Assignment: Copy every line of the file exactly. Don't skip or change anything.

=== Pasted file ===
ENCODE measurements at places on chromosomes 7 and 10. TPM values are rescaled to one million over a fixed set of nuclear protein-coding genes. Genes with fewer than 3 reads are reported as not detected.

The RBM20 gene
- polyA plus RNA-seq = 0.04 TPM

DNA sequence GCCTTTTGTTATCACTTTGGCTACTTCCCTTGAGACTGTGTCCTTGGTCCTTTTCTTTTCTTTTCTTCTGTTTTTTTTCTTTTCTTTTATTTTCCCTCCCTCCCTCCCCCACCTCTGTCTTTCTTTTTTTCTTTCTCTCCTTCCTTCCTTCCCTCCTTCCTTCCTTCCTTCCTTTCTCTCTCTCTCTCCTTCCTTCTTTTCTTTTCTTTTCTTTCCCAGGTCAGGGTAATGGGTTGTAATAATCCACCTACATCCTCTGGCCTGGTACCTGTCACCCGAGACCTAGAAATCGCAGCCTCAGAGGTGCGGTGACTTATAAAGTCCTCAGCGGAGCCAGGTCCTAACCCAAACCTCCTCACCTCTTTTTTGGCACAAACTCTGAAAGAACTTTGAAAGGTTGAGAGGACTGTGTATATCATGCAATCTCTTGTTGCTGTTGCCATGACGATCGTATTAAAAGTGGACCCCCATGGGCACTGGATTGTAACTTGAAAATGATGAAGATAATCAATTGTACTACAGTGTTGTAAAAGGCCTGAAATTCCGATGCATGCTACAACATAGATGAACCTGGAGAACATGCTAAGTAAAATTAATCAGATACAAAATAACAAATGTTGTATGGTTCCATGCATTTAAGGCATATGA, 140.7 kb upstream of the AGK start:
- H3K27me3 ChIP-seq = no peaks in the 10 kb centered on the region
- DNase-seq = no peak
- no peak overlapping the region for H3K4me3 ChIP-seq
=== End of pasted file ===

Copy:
ENCODE measurements at places on chromosomes 7 and 10. TPM values are rescaled to one million over a fixed set of nuclear protein-coding genes. Genes with fewer than 3 reads are reported as not detected.

The RBM20 gene
- polyA plus RNA-seq = 0.04 TPM

DNA sequence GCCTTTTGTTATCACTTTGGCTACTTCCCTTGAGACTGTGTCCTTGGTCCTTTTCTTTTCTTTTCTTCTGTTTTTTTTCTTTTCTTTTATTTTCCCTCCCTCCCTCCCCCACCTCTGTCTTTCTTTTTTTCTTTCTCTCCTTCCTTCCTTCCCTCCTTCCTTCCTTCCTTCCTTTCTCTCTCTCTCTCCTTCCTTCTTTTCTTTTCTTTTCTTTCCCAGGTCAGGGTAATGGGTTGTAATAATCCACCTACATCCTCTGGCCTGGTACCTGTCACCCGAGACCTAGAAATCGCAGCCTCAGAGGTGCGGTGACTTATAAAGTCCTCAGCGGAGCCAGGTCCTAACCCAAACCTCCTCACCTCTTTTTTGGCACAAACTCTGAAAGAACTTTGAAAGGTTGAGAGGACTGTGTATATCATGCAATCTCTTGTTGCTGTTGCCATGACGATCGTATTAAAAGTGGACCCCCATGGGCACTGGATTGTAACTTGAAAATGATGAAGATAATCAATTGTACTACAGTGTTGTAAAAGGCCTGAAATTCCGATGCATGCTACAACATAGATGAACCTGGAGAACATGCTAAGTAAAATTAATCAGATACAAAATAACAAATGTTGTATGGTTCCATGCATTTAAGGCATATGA, 140.7 kb upstream of the AGK start:
- H3K27me3 ChIP-seq = no peaks in the 10 kb centered on the region
- DNase-seq = no peak
- no peak overlapping the region for H3K4me3 ChIP-seq